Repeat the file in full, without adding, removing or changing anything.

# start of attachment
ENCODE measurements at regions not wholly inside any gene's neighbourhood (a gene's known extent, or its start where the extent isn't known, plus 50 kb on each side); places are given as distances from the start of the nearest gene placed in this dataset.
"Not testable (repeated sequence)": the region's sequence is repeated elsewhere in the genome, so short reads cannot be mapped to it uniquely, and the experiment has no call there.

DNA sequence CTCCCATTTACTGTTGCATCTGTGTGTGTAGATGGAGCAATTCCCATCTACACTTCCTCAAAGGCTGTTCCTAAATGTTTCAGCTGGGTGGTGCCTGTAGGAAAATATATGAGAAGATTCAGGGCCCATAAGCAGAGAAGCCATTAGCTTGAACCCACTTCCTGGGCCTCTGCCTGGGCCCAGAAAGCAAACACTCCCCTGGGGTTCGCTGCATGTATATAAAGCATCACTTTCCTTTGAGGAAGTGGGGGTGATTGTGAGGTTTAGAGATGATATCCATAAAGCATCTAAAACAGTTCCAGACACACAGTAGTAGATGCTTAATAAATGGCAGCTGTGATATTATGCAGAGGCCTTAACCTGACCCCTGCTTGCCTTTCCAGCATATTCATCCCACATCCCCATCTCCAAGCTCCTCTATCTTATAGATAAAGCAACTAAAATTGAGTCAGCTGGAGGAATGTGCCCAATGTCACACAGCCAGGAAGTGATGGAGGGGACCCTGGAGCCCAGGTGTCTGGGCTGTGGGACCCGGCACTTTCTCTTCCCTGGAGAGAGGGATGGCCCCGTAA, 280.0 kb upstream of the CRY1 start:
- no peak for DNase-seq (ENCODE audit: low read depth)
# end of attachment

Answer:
ENCODE measurements at regions not wholly inside any gene's neighbourhood (a gene's known extent, or its start where the extent isn't known, plus 50 kb on each side); places are given as distances from the start of the nearest gene placed in this dataset.
"Not testable (repeated sequence)": the region's sequence is repeated elsewhere in the genome, so short reads cannot be mapped to it uniquely, and the experiment has no call there.

DNA sequence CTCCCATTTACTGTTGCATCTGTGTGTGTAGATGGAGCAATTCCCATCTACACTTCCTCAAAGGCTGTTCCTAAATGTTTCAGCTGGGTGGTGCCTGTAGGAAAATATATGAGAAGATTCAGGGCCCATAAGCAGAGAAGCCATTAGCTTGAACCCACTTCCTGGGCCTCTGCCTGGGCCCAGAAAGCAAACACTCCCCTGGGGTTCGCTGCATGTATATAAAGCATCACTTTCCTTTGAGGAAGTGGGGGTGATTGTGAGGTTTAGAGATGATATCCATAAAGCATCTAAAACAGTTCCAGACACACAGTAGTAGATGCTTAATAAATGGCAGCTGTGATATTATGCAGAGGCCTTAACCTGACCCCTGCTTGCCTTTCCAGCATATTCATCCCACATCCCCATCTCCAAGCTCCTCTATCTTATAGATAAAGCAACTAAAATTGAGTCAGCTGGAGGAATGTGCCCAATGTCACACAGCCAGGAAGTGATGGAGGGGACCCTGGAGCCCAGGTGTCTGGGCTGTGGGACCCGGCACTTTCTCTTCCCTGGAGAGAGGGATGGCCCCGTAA, 280.0 kb upstream of the CRY1 start:
- no peak for DNase-seq (ENCODE audit: low read depth)